I missed one, but rather than going back to re-number we'll just add it here. It is in fact mid-2015 at the time of writing!
This terminal of DIA, by the way, sort of looks like 1980's EPCOT.
So mid-July I had another trip to Denver for some more OR training video work. This one also had a requirement for some special effects, though we decided not to hire the effects crew and do it ourselves, since realism was not as crucial.
I found several websites where you can buy things like bullet woulds, laceration appliances and makeup, gum arabic and the like. We also had the need for a severed finger, hand, leg and some bullet fragments.
$100 later I had everything delivered to the office, and here was my checked luggage for this trip (I wonder what TSA thought about this - my cat seems interested in that severed hand!):
When the time came I applied the bullet wounds and the vampire blood. I also created an appendix specimen, a generic looking tumor and powder residue.
This was a lot of fun, and I ended up doing the post on this same project as well.
I want to say some brew pubs were involved in this trip, though the Denver trips sort of blend together. Here's a shout out to MP&E, our Denver go to shop for camera gear and lighting.
Ok, I think I came home from Denver on a Sunday night redeye, then to the DR on a Thursday, then to LA, then to Chicago, though it could have been Denver, then Chicago, then DR then LA, or.....
Remind me to check my frequent flyer mileage balances!
Travel to and from Denver has become pretty routine, as long as Southwest continues its daily 9am direct from Hartford, and USAir keeps its 1:30am redeye to Charlotte.
This trip was to shoot two new educational videos for operating room personnel. One on wound management presented a unique challenge: how to depict wounds on simulated patients. Normally we would smear some vampire blood on a person if we were not seeing anything in detail. However in this case we needed higher fidelity to demonstrate specific wound management techniques. While we have plenty of stock photos of actual wounds, that doesn't help with the need for live action demonstration.
A quick internet search identified a special effect makeup company whose principals have worked on lots of horror films, including a job with Greg Nicotero, but not any medical realism.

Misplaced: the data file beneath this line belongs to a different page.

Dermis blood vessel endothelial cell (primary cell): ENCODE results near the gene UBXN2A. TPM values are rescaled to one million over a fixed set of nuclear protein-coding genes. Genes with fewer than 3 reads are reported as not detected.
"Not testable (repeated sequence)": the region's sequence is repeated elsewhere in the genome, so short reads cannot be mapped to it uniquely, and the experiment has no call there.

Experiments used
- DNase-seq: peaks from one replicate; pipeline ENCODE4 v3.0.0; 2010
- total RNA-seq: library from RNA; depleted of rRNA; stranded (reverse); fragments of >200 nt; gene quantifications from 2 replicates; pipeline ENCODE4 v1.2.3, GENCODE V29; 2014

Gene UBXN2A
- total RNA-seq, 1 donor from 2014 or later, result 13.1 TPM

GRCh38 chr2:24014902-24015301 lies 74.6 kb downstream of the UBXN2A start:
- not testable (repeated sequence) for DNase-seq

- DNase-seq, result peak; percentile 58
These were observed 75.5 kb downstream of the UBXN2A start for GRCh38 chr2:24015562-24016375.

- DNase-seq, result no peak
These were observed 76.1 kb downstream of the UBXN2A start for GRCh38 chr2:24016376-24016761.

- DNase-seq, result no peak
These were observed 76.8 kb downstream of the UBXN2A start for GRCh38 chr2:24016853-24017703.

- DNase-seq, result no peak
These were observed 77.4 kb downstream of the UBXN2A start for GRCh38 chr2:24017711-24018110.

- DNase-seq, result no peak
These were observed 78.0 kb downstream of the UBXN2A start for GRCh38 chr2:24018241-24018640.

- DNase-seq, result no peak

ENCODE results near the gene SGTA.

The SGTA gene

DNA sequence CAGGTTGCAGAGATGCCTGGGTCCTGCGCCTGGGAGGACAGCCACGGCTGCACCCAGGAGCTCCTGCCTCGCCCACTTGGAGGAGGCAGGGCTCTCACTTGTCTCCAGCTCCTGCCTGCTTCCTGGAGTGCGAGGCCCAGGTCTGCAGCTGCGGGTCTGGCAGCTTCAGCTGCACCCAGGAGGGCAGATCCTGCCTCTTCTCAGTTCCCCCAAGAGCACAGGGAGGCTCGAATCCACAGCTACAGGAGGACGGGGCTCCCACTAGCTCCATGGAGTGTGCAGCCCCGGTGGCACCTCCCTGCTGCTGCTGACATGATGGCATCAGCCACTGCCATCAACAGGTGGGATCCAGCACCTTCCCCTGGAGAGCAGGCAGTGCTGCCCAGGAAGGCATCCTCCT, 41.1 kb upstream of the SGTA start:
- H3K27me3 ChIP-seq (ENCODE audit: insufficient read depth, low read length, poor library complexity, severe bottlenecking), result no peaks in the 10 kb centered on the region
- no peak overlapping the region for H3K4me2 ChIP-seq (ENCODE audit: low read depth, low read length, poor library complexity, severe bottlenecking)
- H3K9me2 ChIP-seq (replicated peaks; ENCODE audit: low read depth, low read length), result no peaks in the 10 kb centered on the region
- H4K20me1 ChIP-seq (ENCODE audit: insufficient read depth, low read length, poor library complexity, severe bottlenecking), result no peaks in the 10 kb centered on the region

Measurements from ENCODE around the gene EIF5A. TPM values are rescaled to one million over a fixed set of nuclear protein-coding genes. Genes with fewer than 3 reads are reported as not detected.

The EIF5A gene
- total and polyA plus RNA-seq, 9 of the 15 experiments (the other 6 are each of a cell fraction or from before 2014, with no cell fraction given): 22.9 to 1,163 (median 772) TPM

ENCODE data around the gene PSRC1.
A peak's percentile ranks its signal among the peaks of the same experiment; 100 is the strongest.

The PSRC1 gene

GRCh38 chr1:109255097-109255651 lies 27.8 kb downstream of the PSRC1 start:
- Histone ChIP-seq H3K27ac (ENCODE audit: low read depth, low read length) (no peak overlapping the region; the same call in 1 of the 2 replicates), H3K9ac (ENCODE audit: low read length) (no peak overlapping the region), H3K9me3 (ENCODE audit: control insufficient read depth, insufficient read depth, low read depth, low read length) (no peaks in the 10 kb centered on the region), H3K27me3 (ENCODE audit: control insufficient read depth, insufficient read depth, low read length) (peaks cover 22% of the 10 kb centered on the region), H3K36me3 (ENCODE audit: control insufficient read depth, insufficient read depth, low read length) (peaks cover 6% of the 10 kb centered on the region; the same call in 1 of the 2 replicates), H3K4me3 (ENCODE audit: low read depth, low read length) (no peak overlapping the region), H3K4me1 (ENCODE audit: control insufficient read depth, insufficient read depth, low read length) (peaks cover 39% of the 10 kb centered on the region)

First task was to find some reference photos from the web and my own archives, and pair these up with some sketches of what we needed. The artists then had two days to fabricate some appliances, and they graciously let us use some guts and a severed leg that they had recently used on this movie:
The results were amazing. I'll post an image because it's only pretend:
Sorry if that was too much for anyone!
There were other more graphic scenes besides this one. The volunteer actors had a blast.
Dinners in Denver usually consist of brew pubs and occasionally Texas de Brazil, though that is a lot of meat in one sitting. On this particular trip I seemed to have the flu (despite a flu shot) and I was sneezing almost constantly. The weather was very Michigan-like, so I got take out to eat in the hotel 2 out of 4 nights. We hit a brewhouse one night and Red Lobster one night (this was the "it's snowing and it is next to the hotel" scenario). Normally Red Lobster would be off limits because it is generally considered to be awful. It wasn't as bad as I was expecting - I ordered the least exotic thing on the menu.
Shoot complete, drive around Denver for 6 hours until the redeye to Charlotte. It is tradition to have breakfast at 6:30am at Phillip's bar in Terminal 5 - a long walk from Terminal 2 where the flight from Denver lands. Then a regional jet to Hartford and warmer weather.
Coming up in Part 4, the beginning of the first of two travel marathons for 2014.
Thanks for reading.